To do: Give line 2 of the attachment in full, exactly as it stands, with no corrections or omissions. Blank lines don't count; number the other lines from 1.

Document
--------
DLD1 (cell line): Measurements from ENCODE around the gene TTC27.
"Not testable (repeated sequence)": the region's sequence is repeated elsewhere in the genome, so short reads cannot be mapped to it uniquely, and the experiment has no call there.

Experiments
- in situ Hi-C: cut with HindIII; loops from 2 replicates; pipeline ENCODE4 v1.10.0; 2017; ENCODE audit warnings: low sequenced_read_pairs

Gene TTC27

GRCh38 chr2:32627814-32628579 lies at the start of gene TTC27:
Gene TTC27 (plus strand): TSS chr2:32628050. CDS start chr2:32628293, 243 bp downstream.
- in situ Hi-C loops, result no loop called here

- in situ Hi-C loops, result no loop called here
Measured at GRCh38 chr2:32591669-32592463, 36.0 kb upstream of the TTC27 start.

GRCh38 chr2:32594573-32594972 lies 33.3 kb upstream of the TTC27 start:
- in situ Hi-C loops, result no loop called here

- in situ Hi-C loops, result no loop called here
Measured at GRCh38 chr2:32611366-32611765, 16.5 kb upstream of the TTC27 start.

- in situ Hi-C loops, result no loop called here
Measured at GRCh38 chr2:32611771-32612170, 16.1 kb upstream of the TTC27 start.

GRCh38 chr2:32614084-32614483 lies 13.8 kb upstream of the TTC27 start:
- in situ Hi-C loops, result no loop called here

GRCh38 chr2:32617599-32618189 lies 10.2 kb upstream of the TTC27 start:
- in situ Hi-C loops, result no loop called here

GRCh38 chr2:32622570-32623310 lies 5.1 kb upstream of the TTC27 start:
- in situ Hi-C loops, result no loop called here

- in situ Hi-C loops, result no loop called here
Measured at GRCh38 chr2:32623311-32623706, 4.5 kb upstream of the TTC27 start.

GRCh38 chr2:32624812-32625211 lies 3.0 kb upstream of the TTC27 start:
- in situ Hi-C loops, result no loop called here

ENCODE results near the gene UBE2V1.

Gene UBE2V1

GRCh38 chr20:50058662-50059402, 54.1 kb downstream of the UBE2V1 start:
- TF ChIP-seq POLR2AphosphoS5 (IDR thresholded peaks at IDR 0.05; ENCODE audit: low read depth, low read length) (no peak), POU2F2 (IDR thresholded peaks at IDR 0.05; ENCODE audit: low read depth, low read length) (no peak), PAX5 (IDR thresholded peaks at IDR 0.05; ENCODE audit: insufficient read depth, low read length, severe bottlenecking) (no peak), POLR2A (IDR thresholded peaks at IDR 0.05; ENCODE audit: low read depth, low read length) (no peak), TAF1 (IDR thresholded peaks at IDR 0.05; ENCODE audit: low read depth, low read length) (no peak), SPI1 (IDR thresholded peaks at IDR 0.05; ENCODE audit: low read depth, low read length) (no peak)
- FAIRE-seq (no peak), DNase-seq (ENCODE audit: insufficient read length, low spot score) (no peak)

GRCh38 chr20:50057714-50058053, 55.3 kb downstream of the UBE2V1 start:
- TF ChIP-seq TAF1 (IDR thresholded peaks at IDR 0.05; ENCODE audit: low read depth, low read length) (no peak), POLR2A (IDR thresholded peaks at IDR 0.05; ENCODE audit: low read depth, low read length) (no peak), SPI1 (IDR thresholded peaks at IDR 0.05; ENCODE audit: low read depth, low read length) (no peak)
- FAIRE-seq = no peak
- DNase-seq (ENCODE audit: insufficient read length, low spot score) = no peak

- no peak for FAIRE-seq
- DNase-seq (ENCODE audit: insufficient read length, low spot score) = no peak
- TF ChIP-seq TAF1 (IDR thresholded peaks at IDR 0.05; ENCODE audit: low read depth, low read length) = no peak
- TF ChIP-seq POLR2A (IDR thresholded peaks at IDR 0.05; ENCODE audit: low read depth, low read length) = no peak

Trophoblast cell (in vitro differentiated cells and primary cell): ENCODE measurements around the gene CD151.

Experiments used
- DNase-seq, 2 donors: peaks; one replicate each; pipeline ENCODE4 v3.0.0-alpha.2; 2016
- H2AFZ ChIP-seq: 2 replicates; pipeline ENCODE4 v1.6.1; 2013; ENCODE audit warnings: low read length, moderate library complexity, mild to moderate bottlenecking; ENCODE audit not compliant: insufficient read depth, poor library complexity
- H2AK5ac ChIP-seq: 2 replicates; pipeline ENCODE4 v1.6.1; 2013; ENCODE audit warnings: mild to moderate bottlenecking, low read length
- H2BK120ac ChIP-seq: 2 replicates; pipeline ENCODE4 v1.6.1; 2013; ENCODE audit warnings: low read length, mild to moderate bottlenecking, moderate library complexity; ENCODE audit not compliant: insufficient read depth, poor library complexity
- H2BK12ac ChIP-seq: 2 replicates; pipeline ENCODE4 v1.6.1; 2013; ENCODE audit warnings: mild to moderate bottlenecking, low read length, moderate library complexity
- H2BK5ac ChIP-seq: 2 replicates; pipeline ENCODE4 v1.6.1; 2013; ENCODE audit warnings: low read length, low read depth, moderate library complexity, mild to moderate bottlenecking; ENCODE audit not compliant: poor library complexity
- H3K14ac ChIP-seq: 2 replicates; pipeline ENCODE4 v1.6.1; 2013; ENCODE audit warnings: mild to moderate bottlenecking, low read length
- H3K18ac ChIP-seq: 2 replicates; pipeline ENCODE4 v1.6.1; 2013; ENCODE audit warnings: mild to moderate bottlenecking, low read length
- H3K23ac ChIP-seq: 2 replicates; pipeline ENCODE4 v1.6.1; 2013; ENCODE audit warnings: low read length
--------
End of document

"Not testable (repeated sequence)": the region's sequence is repeated elsewhere in the genome, so short reads cannot be mapped to it uniquely, and the experiment has no call there.